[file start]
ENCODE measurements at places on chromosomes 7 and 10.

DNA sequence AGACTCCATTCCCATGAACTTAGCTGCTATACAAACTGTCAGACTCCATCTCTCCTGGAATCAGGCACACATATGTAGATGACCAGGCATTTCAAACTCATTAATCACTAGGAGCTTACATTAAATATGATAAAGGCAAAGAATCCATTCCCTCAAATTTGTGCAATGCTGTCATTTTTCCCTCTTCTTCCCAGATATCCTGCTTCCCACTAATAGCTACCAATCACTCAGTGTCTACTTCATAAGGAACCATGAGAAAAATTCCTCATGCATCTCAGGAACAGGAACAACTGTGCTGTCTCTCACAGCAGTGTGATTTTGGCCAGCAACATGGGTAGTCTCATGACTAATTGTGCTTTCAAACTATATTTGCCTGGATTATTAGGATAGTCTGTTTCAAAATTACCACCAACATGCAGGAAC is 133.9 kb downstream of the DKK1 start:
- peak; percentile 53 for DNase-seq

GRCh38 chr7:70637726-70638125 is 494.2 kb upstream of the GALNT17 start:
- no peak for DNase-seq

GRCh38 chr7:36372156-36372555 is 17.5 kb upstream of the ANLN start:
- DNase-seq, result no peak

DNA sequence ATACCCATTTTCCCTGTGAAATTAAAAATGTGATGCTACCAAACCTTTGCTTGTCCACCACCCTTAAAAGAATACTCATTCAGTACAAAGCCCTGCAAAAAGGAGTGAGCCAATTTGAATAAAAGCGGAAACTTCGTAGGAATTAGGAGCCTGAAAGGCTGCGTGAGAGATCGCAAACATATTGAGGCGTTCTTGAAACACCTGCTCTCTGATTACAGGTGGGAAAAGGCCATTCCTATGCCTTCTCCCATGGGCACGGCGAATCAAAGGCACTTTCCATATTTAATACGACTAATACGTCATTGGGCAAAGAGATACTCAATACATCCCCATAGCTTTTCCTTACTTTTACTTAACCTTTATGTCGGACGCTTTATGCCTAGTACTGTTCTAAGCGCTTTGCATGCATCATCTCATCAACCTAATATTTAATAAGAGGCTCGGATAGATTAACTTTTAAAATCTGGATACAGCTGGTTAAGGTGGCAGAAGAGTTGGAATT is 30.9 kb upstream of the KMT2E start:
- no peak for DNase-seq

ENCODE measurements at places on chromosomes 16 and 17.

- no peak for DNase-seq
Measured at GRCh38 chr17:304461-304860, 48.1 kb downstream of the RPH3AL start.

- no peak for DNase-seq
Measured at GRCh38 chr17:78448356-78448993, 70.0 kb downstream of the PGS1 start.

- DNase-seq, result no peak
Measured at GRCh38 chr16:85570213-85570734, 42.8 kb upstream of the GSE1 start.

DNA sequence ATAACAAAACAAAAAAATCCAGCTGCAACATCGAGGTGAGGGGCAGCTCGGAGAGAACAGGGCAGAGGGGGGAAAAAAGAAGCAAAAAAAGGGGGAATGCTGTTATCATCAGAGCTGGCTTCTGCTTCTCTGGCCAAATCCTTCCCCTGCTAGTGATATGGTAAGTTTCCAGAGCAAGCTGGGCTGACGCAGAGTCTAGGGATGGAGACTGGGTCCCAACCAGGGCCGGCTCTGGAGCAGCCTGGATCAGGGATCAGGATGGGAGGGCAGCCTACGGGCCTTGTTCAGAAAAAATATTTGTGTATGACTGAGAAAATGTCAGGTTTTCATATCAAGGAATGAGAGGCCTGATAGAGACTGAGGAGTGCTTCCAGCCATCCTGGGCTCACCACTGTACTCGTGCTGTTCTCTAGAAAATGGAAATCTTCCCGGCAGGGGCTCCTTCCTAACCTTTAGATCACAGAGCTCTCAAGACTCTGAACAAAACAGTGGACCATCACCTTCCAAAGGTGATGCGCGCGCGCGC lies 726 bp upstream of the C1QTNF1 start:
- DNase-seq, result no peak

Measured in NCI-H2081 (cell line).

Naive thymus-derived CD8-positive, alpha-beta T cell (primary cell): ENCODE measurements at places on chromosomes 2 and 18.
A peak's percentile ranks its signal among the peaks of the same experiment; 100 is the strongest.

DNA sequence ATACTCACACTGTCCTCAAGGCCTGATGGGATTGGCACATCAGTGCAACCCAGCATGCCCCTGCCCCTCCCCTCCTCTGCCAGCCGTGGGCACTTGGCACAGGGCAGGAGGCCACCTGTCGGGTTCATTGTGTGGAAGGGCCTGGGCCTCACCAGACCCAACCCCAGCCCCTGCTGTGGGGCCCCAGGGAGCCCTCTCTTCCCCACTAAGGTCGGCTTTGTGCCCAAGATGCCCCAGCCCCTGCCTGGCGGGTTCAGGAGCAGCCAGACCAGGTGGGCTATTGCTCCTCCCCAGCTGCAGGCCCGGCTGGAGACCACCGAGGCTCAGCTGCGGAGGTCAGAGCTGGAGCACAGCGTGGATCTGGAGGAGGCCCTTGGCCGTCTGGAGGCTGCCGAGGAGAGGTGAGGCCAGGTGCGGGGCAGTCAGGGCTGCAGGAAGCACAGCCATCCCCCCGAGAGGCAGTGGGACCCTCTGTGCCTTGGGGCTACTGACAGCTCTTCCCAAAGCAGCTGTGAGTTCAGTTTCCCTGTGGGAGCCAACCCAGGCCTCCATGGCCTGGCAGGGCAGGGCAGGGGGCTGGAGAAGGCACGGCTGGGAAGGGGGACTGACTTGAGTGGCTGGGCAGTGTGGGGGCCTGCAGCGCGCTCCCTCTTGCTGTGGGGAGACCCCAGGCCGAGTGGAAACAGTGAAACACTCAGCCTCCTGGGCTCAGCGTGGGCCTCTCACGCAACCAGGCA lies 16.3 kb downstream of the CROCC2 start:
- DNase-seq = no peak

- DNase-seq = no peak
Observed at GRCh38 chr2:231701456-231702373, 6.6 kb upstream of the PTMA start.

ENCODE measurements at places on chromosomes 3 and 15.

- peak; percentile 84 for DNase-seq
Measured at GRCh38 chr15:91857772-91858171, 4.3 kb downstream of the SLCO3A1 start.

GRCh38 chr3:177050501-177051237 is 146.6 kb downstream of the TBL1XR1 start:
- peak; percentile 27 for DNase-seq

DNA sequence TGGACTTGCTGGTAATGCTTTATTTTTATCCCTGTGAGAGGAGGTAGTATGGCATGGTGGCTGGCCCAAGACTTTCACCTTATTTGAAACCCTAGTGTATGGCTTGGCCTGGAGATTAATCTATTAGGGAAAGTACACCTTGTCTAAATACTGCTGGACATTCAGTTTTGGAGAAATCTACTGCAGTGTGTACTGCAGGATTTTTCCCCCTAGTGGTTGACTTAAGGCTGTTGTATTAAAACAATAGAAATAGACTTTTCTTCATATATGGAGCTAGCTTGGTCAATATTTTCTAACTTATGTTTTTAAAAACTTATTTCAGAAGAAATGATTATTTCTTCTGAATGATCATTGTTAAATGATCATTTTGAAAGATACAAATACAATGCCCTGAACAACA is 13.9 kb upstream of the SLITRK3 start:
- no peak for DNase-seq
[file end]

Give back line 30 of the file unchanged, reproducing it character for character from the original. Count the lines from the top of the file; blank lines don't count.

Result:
- peak; percentile 27 for DNase-seq